Phillips: At least to my ears, there’s a lot of George Gershwin in Bernstein’s passion for music; Would you say they have the same struggle between highbrow and middlebrow music, between the concert hall and Broadway or Hollywood?
Edgar: Completely! It was so simple against Gershwin! They were both dealing with anti-Semitism and I’m glad that was included in the film. Bernstein (as a young conductor) was advised to change his surname to Burns. Thank God he didn’t.
Phillips: Let’s end with this question: Can someone like Leonard Bernstein gain a central place in 21st-century popular culture?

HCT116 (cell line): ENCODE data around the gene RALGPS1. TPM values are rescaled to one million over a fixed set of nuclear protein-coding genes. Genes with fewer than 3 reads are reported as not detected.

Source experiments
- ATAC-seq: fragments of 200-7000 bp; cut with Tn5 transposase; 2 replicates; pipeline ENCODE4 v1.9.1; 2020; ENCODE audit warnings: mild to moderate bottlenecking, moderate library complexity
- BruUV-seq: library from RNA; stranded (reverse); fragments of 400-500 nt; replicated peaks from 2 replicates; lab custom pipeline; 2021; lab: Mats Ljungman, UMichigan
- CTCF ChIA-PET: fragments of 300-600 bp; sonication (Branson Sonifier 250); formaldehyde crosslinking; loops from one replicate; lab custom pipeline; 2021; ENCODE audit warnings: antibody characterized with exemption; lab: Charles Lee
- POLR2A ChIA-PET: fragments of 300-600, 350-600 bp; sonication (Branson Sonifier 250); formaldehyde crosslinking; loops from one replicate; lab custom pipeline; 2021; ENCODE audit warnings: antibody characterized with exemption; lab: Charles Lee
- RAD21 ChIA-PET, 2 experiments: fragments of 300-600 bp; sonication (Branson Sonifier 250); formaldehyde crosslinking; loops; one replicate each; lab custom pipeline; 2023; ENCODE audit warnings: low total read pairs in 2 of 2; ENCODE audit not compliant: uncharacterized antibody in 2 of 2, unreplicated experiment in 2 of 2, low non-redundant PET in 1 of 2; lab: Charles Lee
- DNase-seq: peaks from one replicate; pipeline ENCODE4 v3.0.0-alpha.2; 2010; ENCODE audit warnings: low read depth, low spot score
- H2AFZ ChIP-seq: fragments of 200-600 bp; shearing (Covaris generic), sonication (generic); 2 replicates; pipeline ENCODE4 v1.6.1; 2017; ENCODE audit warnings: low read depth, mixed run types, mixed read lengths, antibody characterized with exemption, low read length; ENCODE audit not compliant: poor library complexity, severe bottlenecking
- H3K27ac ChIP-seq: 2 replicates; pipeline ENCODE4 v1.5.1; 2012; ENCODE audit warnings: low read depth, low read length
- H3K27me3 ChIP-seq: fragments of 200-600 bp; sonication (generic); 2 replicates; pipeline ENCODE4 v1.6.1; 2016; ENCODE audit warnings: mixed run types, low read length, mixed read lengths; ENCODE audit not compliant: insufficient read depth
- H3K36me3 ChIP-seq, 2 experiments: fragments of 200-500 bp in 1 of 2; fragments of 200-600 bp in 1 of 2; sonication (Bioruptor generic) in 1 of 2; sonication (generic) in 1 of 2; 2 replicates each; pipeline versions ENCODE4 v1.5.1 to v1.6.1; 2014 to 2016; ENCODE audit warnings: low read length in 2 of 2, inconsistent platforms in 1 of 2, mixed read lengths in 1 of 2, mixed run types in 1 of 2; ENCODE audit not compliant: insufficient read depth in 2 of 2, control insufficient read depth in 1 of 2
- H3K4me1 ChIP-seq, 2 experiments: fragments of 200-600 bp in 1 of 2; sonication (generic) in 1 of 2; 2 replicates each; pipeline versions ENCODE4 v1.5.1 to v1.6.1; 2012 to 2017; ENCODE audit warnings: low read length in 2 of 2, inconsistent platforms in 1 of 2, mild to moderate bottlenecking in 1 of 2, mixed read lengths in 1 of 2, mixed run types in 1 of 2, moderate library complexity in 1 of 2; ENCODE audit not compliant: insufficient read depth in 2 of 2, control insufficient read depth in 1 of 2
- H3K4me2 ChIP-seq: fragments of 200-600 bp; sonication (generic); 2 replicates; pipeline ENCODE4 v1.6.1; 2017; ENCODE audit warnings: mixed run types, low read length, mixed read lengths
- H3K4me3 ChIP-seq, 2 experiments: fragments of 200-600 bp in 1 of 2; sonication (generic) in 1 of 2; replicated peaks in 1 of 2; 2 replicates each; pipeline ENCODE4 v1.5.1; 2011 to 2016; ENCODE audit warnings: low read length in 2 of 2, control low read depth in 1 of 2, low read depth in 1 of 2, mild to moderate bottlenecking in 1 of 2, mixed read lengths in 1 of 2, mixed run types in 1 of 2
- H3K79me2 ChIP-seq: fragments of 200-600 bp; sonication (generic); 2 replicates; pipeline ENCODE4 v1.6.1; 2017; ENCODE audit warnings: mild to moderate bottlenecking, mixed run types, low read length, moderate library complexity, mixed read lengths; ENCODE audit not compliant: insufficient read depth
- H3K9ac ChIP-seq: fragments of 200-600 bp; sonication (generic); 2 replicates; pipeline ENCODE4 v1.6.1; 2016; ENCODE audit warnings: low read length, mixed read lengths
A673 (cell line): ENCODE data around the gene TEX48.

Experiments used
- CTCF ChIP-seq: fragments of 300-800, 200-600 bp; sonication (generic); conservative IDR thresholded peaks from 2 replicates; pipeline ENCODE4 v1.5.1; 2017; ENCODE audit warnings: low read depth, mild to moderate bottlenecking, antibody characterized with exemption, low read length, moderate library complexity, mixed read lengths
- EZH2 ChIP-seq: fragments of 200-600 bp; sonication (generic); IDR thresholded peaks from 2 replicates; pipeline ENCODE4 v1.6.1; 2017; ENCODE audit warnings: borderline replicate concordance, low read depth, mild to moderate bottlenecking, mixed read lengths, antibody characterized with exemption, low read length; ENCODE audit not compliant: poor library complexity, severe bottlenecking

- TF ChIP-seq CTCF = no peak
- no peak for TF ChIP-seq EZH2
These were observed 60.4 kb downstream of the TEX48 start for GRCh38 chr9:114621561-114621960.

Edgar: No. It’s sad to say, but I think his story is a period piece. During Bernstein’s lifetime, there was a national financing apparatus behind classical music and the fine arts. This financing no longer actually exists.
“Maestro” opens Dec. 1 at the Landmark Century Center Cinema, 2828 N. Clark St. The Netflix streaming premiere will be on December 20.
Michael Phillips is a Tribune critic.